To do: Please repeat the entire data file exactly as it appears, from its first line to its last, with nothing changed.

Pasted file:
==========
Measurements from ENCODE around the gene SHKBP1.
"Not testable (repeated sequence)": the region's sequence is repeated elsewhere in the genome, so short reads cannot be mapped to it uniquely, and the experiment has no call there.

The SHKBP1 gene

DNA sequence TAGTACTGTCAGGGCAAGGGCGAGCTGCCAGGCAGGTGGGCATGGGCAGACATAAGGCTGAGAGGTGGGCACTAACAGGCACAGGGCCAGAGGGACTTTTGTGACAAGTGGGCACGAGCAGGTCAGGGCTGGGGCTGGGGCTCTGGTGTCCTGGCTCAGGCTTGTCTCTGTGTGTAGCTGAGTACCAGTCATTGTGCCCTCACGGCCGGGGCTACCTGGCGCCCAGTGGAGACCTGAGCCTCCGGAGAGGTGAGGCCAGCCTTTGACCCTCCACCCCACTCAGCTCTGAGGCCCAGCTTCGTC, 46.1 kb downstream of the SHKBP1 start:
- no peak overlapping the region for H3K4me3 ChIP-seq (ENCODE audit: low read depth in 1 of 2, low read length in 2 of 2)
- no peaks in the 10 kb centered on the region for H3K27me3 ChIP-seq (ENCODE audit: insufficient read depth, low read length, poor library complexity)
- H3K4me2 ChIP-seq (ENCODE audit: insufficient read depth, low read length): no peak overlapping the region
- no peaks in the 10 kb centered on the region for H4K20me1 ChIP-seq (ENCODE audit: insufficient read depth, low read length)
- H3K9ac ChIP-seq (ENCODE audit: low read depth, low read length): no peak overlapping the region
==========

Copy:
Measurements from ENCODE around the gene SHKBP1.
"Not testable (repeated sequence)": the region's sequence is repeated elsewhere in the genome, so short reads cannot be mapped to it uniquely, and the experiment has no call there.

The SHKBP1 gene

DNA sequence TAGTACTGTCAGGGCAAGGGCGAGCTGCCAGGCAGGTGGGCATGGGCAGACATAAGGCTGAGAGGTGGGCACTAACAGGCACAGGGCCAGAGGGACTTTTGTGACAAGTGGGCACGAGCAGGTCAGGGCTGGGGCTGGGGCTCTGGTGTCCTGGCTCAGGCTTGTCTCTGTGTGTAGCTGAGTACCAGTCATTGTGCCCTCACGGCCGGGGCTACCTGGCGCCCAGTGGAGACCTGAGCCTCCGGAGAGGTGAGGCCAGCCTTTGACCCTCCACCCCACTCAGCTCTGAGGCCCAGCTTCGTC, 46.1 kb downstream of the SHKBP1 start:
- no peak overlapping the region for H3K4me3 ChIP-seq (ENCODE audit: low read depth in 1 of 2, low read length in 2 of 2)
- no peaks in the 10 kb centered on the region for H3K27me3 ChIP-seq (ENCODE audit: insufficient read depth, low read length, poor library complexity)
- H3K4me2 ChIP-seq (ENCODE audit: insufficient read depth, low read length): no peak overlapping the region
- no peaks in the 10 kb centered on the region for H4K20me1 ChIP-seq (ENCODE audit: insufficient read depth, low read length)
- H3K9ac ChIP-seq (ENCODE audit: low read depth, low read length): no peak overlapping the region